My snow-white pearl test car sparkled in the Korean sunlight, cascading over the lines of the K900 even as the day time running lights of the bi-level headlamps winked in the brightness. The proportions of the vehicle cut a dashing profile, reflecting the rear-wheel-drive foundation of the all-new platform, with tires pushed to the edges and the overhangs kept to a minimum. The front is a bit busy for my taste and I fear it won’t age well, but the rear is elegant, with modern tail lamps topped off with dual chrome exhausts.

Luxe interior
Opening the door to the K900, your attention is captured by the high-end interior materials: Nappa premium leather, matte open-pore wood for added durability, touches of bright and matte chrome. The instrument panel is clean and inviting, anchored by an analog clock in the center designed by Swiss luxury watchmaker Maurice Lacroix exclusively for the new K900.

Settling into the contoured seat and using the 20-way power-adjustment to personalize my driving position, I also enjoyed the optional seat ventilation. The ergonomics of the cabin are intuitive and modern, with a layout that highlights the driver and welcomes the passenger. My phone is easy to connect and tucks neatly away in the center console.

The comfort isn’t confined to the front seats, though. The fully adjustable rear seats, in true Korean style, provides enough legroom for the tallest percentile without compromising the front seat occupants. The trunk is equally spacious, fitting an oversized hard-sided suitcase plus two bloated carry-ons comfortably, with a pass-through for long, skinny items like skis.

V6 and all-wheel drive
As suitable for today’s luxury sedan market, the 2019 K900 comes equipped with all-wheel-drive (AWD) with dynamic torque vectoring control for improved handling, stability and agility in every type of weather condition.

Kia pairs the AWD with a twin-turbo 3.3-liter V6 also available on the award-winning Kia Stinger sports sedan. This engine received a ton of well-deserved positive reviews and is another fine example of Kia’s ongoing evolution. The 365 horses–30 more than the BMW 5-Series and Cadillac CT6–provide exhilarating turbo power with no hesitation and the 8-speed gearbox transitions through its paces seamlessly as I accelerate onto a 4-lane highway. The V8 offered on the previous generation K900 has been dropped in the U.S. market.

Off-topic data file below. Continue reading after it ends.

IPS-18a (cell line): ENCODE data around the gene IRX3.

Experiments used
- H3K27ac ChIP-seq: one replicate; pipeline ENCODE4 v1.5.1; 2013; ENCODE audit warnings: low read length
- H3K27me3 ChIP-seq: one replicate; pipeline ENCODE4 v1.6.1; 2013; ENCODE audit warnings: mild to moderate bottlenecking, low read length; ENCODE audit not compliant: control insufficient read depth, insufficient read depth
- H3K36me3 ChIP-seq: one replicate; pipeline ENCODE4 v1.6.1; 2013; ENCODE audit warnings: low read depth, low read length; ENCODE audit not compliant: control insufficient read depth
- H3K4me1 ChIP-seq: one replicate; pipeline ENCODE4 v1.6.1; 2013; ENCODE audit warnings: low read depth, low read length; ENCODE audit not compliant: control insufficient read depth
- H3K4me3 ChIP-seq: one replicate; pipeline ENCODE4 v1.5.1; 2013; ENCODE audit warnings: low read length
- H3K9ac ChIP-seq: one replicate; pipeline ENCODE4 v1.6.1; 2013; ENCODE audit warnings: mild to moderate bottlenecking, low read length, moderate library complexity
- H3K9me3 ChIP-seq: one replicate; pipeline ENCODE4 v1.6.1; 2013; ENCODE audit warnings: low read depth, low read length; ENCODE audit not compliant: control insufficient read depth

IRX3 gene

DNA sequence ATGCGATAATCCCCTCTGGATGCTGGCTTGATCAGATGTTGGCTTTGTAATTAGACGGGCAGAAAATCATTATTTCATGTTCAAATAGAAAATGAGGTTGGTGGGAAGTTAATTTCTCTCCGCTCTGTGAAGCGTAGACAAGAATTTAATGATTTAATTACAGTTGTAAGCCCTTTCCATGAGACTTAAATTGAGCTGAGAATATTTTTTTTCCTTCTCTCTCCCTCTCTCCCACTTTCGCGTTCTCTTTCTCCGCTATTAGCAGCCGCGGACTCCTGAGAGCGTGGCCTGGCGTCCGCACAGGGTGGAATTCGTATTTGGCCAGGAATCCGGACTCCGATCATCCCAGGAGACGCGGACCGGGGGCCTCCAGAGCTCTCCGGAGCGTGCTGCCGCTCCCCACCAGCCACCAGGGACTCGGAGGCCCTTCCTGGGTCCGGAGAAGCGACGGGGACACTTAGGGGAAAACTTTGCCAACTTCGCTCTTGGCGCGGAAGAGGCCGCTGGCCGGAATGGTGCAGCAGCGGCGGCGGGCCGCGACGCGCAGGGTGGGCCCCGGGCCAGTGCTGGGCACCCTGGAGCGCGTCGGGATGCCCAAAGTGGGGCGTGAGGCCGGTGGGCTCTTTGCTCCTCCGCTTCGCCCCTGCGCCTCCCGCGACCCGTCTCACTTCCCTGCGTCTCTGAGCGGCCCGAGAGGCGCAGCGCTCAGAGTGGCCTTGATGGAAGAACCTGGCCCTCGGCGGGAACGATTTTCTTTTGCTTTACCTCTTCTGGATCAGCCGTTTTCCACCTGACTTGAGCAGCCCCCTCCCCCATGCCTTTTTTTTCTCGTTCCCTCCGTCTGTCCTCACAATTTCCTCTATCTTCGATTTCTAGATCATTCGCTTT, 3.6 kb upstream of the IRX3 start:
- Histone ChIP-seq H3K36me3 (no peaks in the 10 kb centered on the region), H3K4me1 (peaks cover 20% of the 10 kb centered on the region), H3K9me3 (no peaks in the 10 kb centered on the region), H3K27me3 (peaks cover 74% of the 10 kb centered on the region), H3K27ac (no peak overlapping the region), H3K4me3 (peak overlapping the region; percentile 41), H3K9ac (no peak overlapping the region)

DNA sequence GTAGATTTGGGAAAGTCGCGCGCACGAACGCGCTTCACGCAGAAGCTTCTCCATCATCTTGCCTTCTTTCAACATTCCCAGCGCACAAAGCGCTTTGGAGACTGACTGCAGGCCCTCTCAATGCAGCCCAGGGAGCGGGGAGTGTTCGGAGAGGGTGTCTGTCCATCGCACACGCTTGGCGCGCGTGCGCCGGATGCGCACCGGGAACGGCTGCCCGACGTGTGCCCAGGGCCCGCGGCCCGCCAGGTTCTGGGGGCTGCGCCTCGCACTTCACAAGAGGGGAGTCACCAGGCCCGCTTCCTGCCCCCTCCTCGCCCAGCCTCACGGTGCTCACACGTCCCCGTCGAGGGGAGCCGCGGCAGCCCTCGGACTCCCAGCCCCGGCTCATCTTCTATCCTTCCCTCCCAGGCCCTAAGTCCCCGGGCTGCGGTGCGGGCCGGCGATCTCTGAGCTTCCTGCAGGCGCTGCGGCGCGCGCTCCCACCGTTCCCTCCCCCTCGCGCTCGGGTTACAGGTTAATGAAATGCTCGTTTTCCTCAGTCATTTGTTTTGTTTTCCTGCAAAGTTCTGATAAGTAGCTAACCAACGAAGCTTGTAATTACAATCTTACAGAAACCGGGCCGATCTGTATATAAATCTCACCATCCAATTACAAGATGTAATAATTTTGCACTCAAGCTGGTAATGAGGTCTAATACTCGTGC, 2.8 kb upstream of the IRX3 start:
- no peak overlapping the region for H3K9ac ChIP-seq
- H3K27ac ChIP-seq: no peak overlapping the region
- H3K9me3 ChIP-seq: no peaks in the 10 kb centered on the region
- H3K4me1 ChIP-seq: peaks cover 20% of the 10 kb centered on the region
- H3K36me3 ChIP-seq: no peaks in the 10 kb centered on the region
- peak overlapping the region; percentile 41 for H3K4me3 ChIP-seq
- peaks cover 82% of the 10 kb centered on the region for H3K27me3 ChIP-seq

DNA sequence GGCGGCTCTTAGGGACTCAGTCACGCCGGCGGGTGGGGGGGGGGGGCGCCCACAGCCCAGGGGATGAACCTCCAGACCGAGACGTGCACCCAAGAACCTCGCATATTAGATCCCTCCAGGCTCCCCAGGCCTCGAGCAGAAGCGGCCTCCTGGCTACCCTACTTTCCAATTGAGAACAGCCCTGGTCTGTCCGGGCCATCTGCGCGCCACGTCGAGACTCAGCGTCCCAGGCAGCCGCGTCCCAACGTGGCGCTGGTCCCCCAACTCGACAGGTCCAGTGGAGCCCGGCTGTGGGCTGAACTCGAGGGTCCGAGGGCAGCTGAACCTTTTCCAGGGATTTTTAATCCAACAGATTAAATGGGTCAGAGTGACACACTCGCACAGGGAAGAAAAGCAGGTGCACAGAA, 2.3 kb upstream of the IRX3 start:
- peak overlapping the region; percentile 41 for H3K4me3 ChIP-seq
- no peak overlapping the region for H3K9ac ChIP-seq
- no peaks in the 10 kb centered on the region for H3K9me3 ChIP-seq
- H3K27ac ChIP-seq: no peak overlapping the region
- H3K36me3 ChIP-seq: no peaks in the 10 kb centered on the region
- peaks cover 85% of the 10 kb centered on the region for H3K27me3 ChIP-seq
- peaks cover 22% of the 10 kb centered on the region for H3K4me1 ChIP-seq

Pulling out onto the busy streets of Seoul, the K900’s navigation kicks in, providing precise directions including specific lanes I need to be in to complete the next task. The K900 is also equipped with multiple driver assistance systems (ADAS), including the Surround View Monitor, which utilizes four cameras to provide a 360-degree top-down view of the car and its surroundings, while turn-signal activated blind-spot monitoring keeps an eye on adjacent lanes and shows up in the instrument panel.

Haptic feedback where the steering wheel vibrates is also available, further enhancing the driver’s visual cues to unsafe lane changes. The high-resolution video of the blind-spot monitoring is a bit distracting in the instrument cluster, but that’s a personal preference, and I found myself adapting quickly enough.

Quiet ride
Once at full highway speed, the extra attention to insulation Kia paid in this redesigned K900 is well represented, providing a level of quiet seen in far more expensive vehicles. There is no hint of road noise nor vibration. I’m taken with the peace, calm, and coziness of the cabin.

The suburban streets wind through neighborhoods and the K900 sedan hugs the road, the AWD and suspension handling the curves and many, many speed bumps with aplomb, barely missing a beat even as I fail to slow for some. The bumps act as a surrogate for the poor conditions of many roads in the U.S. and once stateside, Kia’s new sedan will be a formidable match for the potholed domestic landscape.

The 2019 Kia K900 offers ‘Normal’ and ‘Sport’ AWD driving modes, with the former providing an efficient driving experience while the latter is more engaging. I kept the new K900 in “normal” mode for the duration of the drive as the roads were not particularly conducive to “sport.” Other journalists who did venture into sport had mixed reviews–some felt minimal difference, others felt a lot.

The vehicles we drove are Korean-spec, so there’s still time for some fine-tuning, like a tighter “normal” mode set up when the K900 debuts in the states later this year and a distinctive difference for “Sport” similar to that found in vehicles such the BMW 5-Series.

Overall, the new Kia K900 is a fine representation of Korean luxury. There are plenty of emotional solutions the well-equipped car provides, from the elegant interior to the spacious cabin and the standard AWD. It’s a fine selection for someone considering a luxury sedan or even a crossover. The all-wheel drive of the K900 provides reassurance while the plentiful list of standard equipment speaks to Kia’s history of providing excellent value for the money.